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Gary Patterson and Leon Bridges interview

Hoosierfrog

Tier 1
Whether you love or dislike Gary this interview is worth reading. He is an interesting person who I think has learned a few things along the way. He is not nearly perfect (which I bet that Gary would agree) but Patterson like it or not will always be associated with TCU and Fort Worth.
I’m guessing it’ll be a long time before anyone accomplishes as much as he did…
 

Froggy Style

Active Member
Gary can be likable when he’s not Mr. stubborn. I’m glad he gets to do full time what he was already doing part time: Music, charity and helping UT.
 

Palliative Care

Active Member
That is part of the reason they hired him. If you can’t beat him, have him join you. Actually I wish him good luck against OU. I want to see them take a few on the chin this year.
 

Froggy Style

Active Member
Or in my list of things he was already doing. He dominated Texas.
It was a bit of a joke, but he was helping UT (the team that had been beating them regularly) by letting TCU go to crap while he played music star, made no changes to his slumping program, and hired jokers old buddies in the hope of nobody qualified being around to replace him.
 

Showtime Joe 2.0

Ticket Exchange Pass
I was surprised to read in that article that Patterson had interviewed for the head coaching job at Michigan after they fired Rich Rodriguez. That was right after we won the Rose Bowl so I know Patterson was a hot commodity then but I've never heard that before. And the way Patterson described his job interview was rather strange, claiming that he spent 45 minutes telling the Michigan AD that he wasn't the right man for the job!

I know that coaching football at the highest levels is a strange profession but sometimes I think that Patterson is really kind of a strange person himself in many ways.
 

Palliative Care

Active Member
I quite agree that Gary is unique/strange individual. But then again that is what made him different enough to build the career he did. He was almost a total opposite of Coach Fran and we all know how he turned out. He was the type who would eventual stay his whole career in one spot because he shunned the limelight and embraced us and Fort Worth.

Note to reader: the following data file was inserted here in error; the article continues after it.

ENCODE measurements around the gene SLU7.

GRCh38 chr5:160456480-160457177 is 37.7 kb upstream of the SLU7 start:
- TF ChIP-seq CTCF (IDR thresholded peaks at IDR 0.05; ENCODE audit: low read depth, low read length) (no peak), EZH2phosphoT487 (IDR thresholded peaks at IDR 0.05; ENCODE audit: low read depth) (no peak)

TCUdirtbag

Active Member
I was surprised to read in that article that Patterson had interviewed for the head coaching job at Michigan after they fired Rich Rodriguez. That was right after we won the Rose Bowl so I know Patterson was a hot commodity then but I've never heard that before. And the way Patterson described his job interview was rather strange, claiming that he spent 45 minutes telling the Michigan AD that he wasn't the right man for the job!

I know that coaching football at the highest levels is a strange profession but sometimes I think that Patterson is really kind of a strange person himself in many ways.

Most of the great coaches are total weirdos.
 

Frozen Frog

Active Member
After reading this article I get the feeling that Patterson's time Austin might not be that long. It seemed like he was starting to get ready to retire, and I think he will remain around Ft. Worth which is good for TCU, FTW, and I think the Pattersons. This interview left me with a little better feeling about Patterson. I know his tenure didn't end like anyone wanted, but I do want what is best for him. There is almost never a good way to end a coaching career. He gave a lot to TCU.
 

Palliative Care

Active Member
Great coaches often end poorly. oddly what helps to make a coach great becomes what does them in.

I remember Tom Landry just could not move on from his antiquated flex defense. Patterson the same with his 4-2-5. He did try to modify it but in the end he lost his players in part because of his growing frustrations with his defense. I know there were many other thing people will castigate him for but in the end his failures all come down to failure to adapt his program to changes around him. He was a coach from a different era, like Woody Hayes and Joe Paterno became at their ends.
 

tcumaniac

Full Member
"...the people in Austin have been great to me, and I’m one of those kinds of guys where, if I want to do something, I don’t kind of do it. I go all in; I’m not a good yes-man. And so, I’m trying to do, within my role, whatever [Sarkisian] wants me to do to make University of Texas better."

Funny to see him admit that. He sure was good at hiring yes-men though. Insulating himself with yes-men and not allowing fresh ideas into his program was unfortunately the leading cause of his downfall.
 
I think referring to Patterson as strange/weird is unfounded and presumptuous. Rather, I think that from what we know of him, most of us would embrace having GP as a close friend. You can get in line behind me. Well, I despise lines, so have at it.
 
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